Though technology is critical for genomics research, it also requires highly skilled experts who are able to generate insights from information. “We are the best of both worlds, where we have the capabilities and very high throughput and advanced technology to be able to answer very finite questions,” says Liz Asque, scientist II, genomic technologies. “On top of that, we have the brainpower within our group to collaborate to answer difficult questions.”

 

Impacting the pipeline and beyond

Though the impact of the center spans from precision medicine to target discovery to clinical development, “it’s really everywhere,” says Mark Reppell, Ph.D., principal research scientist, bioinformatics.

“Even before there’s any discovery, we’re looking at population cohorts for new genetics that have never been seen before,” adds Reppell. “We’re finding novel genes that might be worth investigating in the context of a given disease. And we’re also looking backwards at our existing assets, to find genetic evidence to see whether they can be used to treat other diseases that are genetically similar.”

By harnessing human data, AbbVie scientists can better define underlying disease mechanisms ultimately leading to more effective and tailored medicines for patients. Genomics research has the potential to help accelerate drug development and already has had great impact on pipeline decisions. “In collaboration with discovery research, precision medicine and clinical development teams, we have been able to contribute to pipeline decisions made across all of our therapeutic areas, including neuroscience and immunology,” says Aparna Vasanthakumar, Ph.D., senior principal research scientist, genomic medicine.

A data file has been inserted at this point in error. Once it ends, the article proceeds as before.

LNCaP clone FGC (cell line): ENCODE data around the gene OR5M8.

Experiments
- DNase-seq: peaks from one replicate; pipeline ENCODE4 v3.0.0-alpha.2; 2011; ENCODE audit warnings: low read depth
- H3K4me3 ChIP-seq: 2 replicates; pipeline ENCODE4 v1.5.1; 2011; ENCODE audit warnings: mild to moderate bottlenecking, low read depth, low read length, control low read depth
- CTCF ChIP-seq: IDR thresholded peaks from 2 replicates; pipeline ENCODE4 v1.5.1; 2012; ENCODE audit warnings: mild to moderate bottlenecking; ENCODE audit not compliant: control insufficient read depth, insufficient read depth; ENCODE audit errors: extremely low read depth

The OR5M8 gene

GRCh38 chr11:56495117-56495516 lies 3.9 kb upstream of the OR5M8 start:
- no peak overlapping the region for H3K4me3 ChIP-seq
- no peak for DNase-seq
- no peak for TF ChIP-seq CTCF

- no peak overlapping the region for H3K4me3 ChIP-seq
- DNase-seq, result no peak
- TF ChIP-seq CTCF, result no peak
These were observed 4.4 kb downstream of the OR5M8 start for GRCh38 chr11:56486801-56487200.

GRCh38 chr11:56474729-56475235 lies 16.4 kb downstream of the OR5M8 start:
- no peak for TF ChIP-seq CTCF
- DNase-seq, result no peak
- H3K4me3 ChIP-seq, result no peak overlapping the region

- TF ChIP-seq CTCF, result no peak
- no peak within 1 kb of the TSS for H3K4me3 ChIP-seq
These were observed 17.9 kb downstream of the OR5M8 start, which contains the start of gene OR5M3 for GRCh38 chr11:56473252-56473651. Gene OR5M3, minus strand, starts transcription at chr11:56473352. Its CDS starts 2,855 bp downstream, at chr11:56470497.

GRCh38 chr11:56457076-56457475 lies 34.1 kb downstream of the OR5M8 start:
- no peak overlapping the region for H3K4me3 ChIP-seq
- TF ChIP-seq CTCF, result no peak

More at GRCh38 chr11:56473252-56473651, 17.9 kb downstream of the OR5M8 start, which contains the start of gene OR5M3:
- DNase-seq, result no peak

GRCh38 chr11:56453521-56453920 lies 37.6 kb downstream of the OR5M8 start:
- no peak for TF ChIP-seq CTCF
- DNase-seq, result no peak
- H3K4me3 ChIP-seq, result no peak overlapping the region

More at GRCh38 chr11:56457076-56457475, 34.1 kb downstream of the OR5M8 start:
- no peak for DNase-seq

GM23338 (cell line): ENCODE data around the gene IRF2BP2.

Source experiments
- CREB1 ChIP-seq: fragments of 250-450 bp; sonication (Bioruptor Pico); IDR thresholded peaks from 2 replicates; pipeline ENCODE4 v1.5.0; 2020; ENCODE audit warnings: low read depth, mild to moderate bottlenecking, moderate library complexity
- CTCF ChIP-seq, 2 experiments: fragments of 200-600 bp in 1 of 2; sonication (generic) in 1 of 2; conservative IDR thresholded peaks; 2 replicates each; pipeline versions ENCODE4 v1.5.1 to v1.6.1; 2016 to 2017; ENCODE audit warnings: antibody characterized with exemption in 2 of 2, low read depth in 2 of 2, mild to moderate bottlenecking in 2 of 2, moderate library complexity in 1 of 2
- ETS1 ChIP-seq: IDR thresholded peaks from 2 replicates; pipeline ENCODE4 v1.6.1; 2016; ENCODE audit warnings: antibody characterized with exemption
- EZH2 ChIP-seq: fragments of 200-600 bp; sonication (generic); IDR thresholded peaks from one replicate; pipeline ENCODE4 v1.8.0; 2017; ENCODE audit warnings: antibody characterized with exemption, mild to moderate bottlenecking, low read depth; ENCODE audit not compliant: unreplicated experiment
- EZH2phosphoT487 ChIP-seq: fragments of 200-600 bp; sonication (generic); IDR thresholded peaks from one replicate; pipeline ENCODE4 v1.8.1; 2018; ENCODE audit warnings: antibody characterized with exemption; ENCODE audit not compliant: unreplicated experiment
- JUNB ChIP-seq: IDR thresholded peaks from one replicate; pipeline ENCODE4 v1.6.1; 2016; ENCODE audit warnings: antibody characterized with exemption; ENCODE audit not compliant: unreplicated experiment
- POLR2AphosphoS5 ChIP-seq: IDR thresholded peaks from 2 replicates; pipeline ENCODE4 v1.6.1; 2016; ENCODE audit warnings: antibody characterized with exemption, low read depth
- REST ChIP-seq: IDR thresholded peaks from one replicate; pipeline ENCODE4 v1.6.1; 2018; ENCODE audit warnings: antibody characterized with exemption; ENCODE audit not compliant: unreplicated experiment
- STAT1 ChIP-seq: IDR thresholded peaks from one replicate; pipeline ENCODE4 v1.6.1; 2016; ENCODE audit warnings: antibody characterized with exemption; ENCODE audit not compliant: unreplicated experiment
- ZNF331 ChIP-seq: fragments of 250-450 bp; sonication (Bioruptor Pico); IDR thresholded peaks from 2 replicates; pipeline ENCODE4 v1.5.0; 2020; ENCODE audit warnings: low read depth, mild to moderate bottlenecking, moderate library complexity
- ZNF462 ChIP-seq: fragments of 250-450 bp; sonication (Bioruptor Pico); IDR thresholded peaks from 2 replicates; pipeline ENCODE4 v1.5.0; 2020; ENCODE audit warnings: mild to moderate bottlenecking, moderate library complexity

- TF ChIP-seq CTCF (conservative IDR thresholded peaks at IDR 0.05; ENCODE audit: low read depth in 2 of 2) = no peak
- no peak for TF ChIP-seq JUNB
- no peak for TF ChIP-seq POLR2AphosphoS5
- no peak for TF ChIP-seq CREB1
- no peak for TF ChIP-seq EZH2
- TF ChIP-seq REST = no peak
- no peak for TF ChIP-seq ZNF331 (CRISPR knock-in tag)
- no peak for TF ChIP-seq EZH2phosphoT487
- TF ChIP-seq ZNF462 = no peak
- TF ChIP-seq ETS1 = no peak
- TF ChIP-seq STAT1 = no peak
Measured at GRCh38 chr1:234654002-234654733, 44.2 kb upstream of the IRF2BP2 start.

And recently, their work has even extended into commercial operations. Scientists from the center are using genomics to help find solutions to produce medicines more efficiently so we can deliver them to patients faster.

What's next for the future of genomics at AbbVie?

Though a lot of progress has been made since the launch of the Human Genome Project, researchers still have a lot to learn about the role of genes in health—how genes influence each other and how multiple genes can contribute to disease. With the rapid increase in genetic and genomic data, there’s a need for effective tools to integrate data from various sources.

In the coming years, the center will be focused on generating insights and finding connections between our genes and health to better treat disease. Data convergence will play an important role for helping AbbVie scientists find those connections. “Convergence is in some sense exactly what it sounds like — it’s bringing together different types of data to create knowledge to solve and ultimately improve treatment for patients,” says Howard Jacob, Ph.D., vice president of genomics research and head of data convergence.

With genomic tools in hand, AbbVie scientists are building a greater understanding of disease to deliver the right medicines to patients faster.

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Name: Liz Tang
Email: liz.tang@abbvie.com